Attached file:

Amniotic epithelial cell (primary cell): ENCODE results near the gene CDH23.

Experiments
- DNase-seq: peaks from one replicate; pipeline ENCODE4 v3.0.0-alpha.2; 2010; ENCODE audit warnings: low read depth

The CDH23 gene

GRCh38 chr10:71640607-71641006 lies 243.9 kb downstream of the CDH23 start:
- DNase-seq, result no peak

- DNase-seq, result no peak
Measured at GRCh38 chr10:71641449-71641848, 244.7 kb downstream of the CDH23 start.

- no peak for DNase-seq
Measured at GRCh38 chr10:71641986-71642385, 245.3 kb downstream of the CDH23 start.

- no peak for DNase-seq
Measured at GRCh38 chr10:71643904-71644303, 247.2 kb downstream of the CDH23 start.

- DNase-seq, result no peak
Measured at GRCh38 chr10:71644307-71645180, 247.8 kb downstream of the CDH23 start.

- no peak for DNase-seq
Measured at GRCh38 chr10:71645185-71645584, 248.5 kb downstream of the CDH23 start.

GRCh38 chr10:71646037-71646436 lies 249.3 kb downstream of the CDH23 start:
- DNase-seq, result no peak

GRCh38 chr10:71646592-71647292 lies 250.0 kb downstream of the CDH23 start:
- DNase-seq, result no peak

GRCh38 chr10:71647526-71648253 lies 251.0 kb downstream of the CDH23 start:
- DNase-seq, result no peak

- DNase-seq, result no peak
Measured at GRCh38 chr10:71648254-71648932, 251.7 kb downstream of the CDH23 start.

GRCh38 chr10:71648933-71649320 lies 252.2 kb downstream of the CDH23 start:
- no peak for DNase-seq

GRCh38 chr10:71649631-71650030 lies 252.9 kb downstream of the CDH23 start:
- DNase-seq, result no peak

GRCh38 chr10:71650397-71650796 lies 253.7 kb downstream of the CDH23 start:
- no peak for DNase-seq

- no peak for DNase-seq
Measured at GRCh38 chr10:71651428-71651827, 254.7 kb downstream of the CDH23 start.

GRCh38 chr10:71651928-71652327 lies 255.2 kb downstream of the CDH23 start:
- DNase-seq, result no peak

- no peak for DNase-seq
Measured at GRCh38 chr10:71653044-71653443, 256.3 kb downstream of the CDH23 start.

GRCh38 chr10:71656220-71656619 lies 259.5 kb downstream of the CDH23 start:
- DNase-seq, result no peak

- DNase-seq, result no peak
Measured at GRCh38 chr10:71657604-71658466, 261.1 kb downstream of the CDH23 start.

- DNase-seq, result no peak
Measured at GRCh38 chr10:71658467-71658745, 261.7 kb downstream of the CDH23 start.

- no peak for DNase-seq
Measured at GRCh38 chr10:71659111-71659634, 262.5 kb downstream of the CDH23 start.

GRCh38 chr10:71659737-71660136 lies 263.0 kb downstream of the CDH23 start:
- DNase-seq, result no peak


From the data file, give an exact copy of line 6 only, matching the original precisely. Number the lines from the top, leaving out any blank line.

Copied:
- DNase-seq, result no peak